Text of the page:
Magento 2 supports three primary operation modes and a maintenance mode. Here’s a brief overview of all four modes.

Default Mode

The default mode in Magento 2 is how Magento 2 operates when no other mode is specified, such as when it’s first installed on a single server. It isn’t optimized for use in a production environment since its purpose is to help you use Magento 2 without additional configuration.

In the default mode, Magento generates static content such as images and CSS files dynamically instead of serving them from the cache. That results in slower page load speeds which can impact the online shopping experience.

Put simply, the default mode is useful when setting up a Magento store. But once you’re familiar with the application, you should switch to either developer or production mode.

Developer Mode

The developer mode in Magento 2 is ideal for development tasks such as debugging errors and installing Magento 2 extensions. In this mode, static view files aren’t cached to the filesystem. Instead, they are generated and written to the pub/static folder on demand.

While real-time code compilation leads to poor frontend performance, it speeds up development as you don’t need to compile Magento code each time you install or update a custom module. You only need to run the setup:upgrade command to update changes.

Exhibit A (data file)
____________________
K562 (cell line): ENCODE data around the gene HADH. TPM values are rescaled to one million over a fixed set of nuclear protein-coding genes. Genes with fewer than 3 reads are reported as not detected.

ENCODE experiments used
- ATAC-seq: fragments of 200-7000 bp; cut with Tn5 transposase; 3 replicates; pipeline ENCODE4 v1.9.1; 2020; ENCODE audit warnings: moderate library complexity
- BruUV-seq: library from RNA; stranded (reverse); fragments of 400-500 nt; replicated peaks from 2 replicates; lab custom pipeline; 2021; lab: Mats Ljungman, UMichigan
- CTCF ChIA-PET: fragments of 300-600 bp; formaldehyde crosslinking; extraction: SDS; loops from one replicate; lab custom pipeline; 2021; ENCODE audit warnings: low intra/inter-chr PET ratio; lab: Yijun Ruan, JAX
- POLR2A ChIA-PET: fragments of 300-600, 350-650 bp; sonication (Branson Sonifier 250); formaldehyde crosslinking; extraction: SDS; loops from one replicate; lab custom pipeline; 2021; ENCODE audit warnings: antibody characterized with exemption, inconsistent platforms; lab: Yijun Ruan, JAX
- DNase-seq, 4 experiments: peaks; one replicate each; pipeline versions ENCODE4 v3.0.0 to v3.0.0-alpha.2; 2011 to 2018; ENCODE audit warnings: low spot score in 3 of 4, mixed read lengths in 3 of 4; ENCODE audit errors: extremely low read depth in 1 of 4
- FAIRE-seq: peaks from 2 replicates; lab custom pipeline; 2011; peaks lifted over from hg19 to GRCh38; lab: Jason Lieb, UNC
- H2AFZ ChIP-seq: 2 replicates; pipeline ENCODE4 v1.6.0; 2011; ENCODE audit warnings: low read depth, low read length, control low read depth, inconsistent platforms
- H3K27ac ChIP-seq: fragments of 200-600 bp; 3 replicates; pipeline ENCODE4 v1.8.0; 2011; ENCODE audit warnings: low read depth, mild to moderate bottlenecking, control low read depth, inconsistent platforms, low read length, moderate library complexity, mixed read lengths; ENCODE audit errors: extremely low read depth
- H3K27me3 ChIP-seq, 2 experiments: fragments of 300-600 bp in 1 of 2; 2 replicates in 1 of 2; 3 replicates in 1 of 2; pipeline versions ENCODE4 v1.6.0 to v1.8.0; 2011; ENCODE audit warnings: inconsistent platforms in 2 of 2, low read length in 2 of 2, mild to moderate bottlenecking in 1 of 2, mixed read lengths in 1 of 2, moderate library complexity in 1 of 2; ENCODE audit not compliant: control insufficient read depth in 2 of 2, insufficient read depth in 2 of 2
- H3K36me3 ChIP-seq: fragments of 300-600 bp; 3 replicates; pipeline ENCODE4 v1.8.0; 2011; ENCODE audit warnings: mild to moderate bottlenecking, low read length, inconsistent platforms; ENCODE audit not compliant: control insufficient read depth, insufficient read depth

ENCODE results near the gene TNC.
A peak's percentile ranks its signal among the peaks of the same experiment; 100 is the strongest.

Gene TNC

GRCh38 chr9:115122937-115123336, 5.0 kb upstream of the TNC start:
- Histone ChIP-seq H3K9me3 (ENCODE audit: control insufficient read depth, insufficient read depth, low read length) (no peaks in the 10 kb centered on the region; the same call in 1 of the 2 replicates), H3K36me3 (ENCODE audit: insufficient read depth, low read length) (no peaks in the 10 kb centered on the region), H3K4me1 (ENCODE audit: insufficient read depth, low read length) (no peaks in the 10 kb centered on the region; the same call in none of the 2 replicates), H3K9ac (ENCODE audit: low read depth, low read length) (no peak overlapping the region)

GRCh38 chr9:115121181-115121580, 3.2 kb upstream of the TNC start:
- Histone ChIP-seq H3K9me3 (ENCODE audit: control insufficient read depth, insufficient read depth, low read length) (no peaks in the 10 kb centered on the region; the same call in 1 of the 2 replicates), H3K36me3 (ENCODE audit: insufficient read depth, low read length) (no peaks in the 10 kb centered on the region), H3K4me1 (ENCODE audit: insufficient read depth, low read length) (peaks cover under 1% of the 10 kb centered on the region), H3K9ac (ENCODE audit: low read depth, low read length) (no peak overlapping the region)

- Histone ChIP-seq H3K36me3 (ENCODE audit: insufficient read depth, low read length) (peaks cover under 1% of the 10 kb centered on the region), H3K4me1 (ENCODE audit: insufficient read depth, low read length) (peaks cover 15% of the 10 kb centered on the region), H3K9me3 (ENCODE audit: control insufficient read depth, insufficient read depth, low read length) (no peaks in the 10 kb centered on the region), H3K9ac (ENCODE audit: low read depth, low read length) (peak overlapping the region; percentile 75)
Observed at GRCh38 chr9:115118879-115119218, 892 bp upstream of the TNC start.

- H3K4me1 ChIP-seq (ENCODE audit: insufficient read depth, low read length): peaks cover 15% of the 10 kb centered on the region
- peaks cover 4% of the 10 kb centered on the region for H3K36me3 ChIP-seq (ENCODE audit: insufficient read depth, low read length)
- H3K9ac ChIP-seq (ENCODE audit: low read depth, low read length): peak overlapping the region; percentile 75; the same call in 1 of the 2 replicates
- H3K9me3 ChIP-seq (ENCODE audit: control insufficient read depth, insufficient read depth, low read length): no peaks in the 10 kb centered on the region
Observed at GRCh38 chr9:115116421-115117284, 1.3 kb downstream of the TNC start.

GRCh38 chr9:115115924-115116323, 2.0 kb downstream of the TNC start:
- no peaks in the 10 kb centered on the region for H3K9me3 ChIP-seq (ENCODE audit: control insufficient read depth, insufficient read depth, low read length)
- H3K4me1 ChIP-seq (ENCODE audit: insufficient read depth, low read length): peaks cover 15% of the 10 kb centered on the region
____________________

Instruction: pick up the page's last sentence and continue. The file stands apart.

The developer mode generates verbose logs in the var/report folder, outputs errors on the front end, and throws exceptions in the error handler instead of log files. This way, you can troubleshoot errors and debug extension conflicts without digging into log files.

Enabling developer mode in Magento 2 also adds a “Developer” section in the Magento admin panel under Stores > Settings > Configuration > Advanced. This section includes advanced configuration options such as:

  • Frontend Development Workflow.
  • Template Settings.
  • Debug.
  • JavaScript Settings.
  • Caching Settings.

You can use these setting options for tasks such as optimizing Magento store performance and enabling template path hints on the front end.

Production Mode

The production mode in Magento is optimized for live store deployments. In this mode, Magento writes static files to the pub/static directory in the project root and serves them from the cache.